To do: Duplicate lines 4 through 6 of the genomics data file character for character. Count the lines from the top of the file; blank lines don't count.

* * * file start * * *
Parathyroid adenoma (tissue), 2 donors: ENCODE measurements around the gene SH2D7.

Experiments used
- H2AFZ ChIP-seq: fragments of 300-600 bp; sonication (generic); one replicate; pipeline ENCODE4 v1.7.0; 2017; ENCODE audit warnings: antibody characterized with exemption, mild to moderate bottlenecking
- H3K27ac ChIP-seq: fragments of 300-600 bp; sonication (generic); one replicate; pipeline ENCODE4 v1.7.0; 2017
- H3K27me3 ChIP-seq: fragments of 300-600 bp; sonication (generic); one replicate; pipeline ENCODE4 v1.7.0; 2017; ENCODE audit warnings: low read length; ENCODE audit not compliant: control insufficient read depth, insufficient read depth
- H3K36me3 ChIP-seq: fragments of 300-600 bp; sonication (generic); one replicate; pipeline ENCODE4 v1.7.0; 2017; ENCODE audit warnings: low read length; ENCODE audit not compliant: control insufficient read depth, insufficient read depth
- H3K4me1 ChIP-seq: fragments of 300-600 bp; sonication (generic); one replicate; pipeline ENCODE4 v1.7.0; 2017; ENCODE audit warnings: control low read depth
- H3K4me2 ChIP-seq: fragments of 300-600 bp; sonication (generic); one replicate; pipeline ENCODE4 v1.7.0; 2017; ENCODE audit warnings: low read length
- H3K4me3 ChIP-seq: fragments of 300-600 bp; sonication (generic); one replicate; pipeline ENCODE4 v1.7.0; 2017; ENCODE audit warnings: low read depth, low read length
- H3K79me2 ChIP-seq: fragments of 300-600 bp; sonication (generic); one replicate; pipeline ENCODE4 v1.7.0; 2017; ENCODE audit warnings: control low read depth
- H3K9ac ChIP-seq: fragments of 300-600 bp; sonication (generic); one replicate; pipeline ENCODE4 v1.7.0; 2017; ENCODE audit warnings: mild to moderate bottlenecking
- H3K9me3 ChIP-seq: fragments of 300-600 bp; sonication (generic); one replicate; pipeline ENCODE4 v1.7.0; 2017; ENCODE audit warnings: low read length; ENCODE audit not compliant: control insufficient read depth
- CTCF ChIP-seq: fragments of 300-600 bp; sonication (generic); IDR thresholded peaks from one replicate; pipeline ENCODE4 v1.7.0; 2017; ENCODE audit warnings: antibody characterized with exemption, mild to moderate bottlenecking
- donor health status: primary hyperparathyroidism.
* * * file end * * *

- H3K27ac ChIP-seq: fragments of 300-600 bp; sonication (generic); one replicate; pipeline ENCODE4 v1.7.0; 2017
- H3K27me3 ChIP-seq: fragments of 300-600 bp; sonication (generic); one replicate; pipeline ENCODE4 v1.7.0; 2017; ENCODE audit warnings: low read length; ENCODE audit not compliant: control insufficient read depth, insufficient read depth
- H3K36me3 ChIP-seq: fragments of 300-600 bp; sonication (generic); one replicate; pipeline ENCODE4 v1.7.0; 2017; ENCODE audit warnings: low read length; ENCODE audit not compliant: control insufficient read depth, insufficient read depth